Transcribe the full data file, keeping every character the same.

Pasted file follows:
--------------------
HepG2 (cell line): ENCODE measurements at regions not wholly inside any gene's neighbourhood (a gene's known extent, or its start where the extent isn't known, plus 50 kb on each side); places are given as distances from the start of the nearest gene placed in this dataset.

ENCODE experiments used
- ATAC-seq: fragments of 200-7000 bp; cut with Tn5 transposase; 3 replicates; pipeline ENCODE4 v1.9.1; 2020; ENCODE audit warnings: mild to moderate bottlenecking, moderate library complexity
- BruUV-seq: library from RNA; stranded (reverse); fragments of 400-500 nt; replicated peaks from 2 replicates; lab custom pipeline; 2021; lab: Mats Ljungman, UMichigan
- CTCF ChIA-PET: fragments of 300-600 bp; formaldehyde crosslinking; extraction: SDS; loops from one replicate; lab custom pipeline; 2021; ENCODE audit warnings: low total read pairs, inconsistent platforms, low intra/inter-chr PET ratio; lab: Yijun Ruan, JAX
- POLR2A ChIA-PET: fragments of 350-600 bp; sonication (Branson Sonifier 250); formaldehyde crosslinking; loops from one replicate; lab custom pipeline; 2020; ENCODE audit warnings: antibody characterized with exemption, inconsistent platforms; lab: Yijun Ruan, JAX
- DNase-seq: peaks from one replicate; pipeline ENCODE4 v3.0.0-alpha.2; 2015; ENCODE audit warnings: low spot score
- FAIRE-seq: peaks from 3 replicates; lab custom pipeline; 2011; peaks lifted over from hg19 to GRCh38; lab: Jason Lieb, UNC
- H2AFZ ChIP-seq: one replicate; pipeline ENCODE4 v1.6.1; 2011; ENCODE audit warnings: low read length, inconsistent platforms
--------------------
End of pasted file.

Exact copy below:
HepG2 (cell line): ENCODE measurements at regions not wholly inside any gene's neighbourhood (a gene's known extent, or its start where the extent isn't known, plus 50 kb on each side); places are given as distances from the start of the nearest gene placed in this dataset.

ENCODE experiments used
- ATAC-seq: fragments of 200-7000 bp; cut with Tn5 transposase; 3 replicates; pipeline ENCODE4 v1.9.1; 2020; ENCODE audit warnings: mild to moderate bottlenecking, moderate library complexity
- BruUV-seq: library from RNA; stranded (reverse); fragments of 400-500 nt; replicated peaks from 2 replicates; lab custom pipeline; 2021; lab: Mats Ljungman, UMichigan
- CTCF ChIA-PET: fragments of 300-600 bp; formaldehyde crosslinking; extraction: SDS; loops from one replicate; lab custom pipeline; 2021; ENCODE audit warnings: low total read pairs, inconsistent platforms, low intra/inter-chr PET ratio; lab: Yijun Ruan, JAX
- POLR2A ChIA-PET: fragments of 350-600 bp; sonication (Branson Sonifier 250); formaldehyde crosslinking; loops from one replicate; lab custom pipeline; 2020; ENCODE audit warnings: antibody characterized with exemption, inconsistent platforms; lab: Yijun Ruan, JAX
- DNase-seq: peaks from one replicate; pipeline ENCODE4 v3.0.0-alpha.2; 2015; ENCODE audit warnings: low spot score
- FAIRE-seq: peaks from 3 replicates; lab custom pipeline; 2011; peaks lifted over from hg19 to GRCh38; lab: Jason Lieb, UNC
- H2AFZ ChIP-seq: one replicate; pipeline ENCODE4 v1.6.1; 2011; ENCODE audit warnings: low read length, inconsistent platforms